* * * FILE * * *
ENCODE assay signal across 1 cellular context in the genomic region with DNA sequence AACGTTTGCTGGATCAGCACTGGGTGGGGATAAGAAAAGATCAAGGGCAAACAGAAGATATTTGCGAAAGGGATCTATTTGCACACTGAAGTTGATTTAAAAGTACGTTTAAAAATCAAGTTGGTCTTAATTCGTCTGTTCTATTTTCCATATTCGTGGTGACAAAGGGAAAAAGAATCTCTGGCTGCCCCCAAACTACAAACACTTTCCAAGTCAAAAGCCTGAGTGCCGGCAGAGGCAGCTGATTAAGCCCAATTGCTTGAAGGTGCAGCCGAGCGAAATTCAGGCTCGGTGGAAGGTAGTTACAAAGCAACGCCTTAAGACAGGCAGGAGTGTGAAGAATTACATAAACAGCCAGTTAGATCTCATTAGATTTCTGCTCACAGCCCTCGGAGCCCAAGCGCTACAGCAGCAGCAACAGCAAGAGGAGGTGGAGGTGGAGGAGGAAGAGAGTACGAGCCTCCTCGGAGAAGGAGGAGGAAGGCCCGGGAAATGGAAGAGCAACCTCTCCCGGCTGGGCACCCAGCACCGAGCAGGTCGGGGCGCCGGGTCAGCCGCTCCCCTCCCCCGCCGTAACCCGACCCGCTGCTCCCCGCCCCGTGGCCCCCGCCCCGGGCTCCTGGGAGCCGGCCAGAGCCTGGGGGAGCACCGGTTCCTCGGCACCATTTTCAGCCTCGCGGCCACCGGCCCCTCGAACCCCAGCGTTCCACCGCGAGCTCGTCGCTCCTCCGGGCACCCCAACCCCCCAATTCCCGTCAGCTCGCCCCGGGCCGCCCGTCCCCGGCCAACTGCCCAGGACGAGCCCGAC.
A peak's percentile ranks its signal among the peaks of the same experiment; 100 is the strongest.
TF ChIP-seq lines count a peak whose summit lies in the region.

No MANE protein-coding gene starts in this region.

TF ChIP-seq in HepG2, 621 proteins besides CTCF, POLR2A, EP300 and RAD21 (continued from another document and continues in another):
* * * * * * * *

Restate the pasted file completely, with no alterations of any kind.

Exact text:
ENCODE assay signal across 1 cellular context in the genomic region with DNA sequence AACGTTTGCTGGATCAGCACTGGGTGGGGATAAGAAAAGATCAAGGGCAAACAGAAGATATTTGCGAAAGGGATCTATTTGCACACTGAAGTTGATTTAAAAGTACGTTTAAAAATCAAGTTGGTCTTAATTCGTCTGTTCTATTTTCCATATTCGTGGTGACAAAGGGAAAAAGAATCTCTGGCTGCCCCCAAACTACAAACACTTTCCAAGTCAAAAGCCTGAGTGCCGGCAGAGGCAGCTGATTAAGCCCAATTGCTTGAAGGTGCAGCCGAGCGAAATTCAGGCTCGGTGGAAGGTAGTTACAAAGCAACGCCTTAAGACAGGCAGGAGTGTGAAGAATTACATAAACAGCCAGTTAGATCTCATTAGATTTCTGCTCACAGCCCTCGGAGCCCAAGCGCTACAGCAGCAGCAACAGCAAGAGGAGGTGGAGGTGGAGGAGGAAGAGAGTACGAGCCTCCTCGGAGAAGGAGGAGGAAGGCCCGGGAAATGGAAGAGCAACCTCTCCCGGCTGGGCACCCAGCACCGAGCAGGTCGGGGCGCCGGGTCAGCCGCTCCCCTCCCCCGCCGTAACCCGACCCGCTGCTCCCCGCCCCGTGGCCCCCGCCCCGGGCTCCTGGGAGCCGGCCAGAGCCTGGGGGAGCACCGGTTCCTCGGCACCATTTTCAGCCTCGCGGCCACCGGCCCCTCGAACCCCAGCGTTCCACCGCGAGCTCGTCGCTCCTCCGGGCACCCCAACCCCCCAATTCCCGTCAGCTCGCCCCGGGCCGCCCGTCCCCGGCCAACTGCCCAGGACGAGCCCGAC.
A peak's percentile ranks its signal among the peaks of the same experiment; 100 is the strongest.
TF ChIP-seq lines count a peak whose summit lies in the region.

No MANE protein-coding gene starts in this region.

TF ChIP-seq in HepG2, 621 proteins besides CTCF, POLR2A, EP300 and RAD21 (continued from another document and continues in another):